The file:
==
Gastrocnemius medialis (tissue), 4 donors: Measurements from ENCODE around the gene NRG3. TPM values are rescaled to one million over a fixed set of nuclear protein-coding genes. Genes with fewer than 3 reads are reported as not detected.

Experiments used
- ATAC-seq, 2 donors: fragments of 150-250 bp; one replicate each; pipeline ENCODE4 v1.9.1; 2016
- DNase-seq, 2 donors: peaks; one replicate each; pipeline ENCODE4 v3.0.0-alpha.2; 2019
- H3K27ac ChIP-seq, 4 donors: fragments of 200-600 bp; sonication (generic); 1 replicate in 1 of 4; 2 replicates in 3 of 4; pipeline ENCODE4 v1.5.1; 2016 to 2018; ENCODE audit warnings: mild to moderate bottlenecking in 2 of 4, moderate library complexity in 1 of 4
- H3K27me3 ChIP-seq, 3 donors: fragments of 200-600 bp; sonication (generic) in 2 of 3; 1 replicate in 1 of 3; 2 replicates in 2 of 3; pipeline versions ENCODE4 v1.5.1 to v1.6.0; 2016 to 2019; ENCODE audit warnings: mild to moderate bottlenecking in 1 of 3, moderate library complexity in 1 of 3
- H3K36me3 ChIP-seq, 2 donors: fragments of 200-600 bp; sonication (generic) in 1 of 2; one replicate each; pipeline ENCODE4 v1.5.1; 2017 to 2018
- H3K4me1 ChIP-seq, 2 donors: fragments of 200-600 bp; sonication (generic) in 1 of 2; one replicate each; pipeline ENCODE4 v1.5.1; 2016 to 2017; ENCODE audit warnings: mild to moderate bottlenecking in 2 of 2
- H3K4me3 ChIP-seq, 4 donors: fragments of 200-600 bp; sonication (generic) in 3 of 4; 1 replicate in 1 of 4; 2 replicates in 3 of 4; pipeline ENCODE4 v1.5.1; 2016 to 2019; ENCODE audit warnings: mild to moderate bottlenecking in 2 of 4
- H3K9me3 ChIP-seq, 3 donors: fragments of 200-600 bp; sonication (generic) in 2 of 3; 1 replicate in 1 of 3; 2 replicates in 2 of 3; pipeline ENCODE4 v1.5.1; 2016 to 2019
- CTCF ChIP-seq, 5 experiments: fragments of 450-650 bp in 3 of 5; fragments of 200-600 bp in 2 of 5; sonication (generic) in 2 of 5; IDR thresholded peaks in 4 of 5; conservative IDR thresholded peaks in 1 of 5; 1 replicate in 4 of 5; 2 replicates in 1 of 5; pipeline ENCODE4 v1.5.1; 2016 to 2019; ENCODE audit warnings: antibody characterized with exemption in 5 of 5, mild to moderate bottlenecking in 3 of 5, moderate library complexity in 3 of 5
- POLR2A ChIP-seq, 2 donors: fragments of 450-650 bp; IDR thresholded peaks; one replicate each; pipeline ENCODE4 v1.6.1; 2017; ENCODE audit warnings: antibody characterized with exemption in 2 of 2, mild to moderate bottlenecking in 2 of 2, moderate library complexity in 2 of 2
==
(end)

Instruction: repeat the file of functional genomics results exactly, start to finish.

Gastrocnemius medialis (tissue), 4 donors: Measurements from ENCODE around the gene NRG3. TPM values are rescaled to one million over a fixed set of nuclear protein-coding genes. Genes with fewer than 3 reads are reported as not detected.

Experiments used
- ATAC-seq, 2 donors: fragments of 150-250 bp; one replicate each; pipeline ENCODE4 v1.9.1; 2016
- DNase-seq, 2 donors: peaks; one replicate each; pipeline ENCODE4 v3.0.0-alpha.2; 2019
- H3K27ac ChIP-seq, 4 donors: fragments of 200-600 bp; sonication (generic); 1 replicate in 1 of 4; 2 replicates in 3 of 4; pipeline ENCODE4 v1.5.1; 2016 to 2018; ENCODE audit warnings: mild to moderate bottlenecking in 2 of 4, moderate library complexity in 1 of 4
- H3K27me3 ChIP-seq, 3 donors: fragments of 200-600 bp; sonication (generic) in 2 of 3; 1 replicate in 1 of 3; 2 replicates in 2 of 3; pipeline versions ENCODE4 v1.5.1 to v1.6.0; 2016 to 2019; ENCODE audit warnings: mild to moderate bottlenecking in 1 of 3, moderate library complexity in 1 of 3
- H3K36me3 ChIP-seq, 2 donors: fragments of 200-600 bp; sonication (generic) in 1 of 2; one replicate each; pipeline ENCODE4 v1.5.1; 2017 to 2018
- H3K4me1 ChIP-seq, 2 donors: fragments of 200-600 bp; sonication (generic) in 1 of 2; one replicate each; pipeline ENCODE4 v1.5.1; 2016 to 2017; ENCODE audit warnings: mild to moderate bottlenecking in 2 of 2
- H3K4me3 ChIP-seq, 4 donors: fragments of 200-600 bp; sonication (generic) in 3 of 4; 1 replicate in 1 of 4; 2 replicates in 3 of 4; pipeline ENCODE4 v1.5.1; 2016 to 2019; ENCODE audit warnings: mild to moderate bottlenecking in 2 of 4
- H3K9me3 ChIP-seq, 3 donors: fragments of 200-600 bp; sonication (generic) in 2 of 3; 1 replicate in 1 of 3; 2 replicates in 2 of 3; pipeline ENCODE4 v1.5.1; 2016 to 2019
- CTCF ChIP-seq, 5 experiments: fragments of 450-650 bp in 3 of 5; fragments of 200-600 bp in 2 of 5; sonication (generic) in 2 of 5; IDR thresholded peaks in 4 of 5; conservative IDR thresholded peaks in 1 of 5; 1 replicate in 4 of 5; 2 replicates in 1 of 5; pipeline ENCODE4 v1.5.1; 2016 to 2019; ENCODE audit warnings: antibody characterized with exemption in 5 of 5, mild to moderate bottlenecking in 3 of 5, moderate library complexity in 3 of 5
- POLR2A ChIP-seq, 2 donors: fragments of 450-650 bp; IDR thresholded peaks; one replicate each; pipeline ENCODE4 v1.6.1; 2017; ENCODE audit warnings: antibody characterized with exemption in 2 of 2, mild to moderate bottlenecking in 2 of 2, moderate library complexity in 2 of 2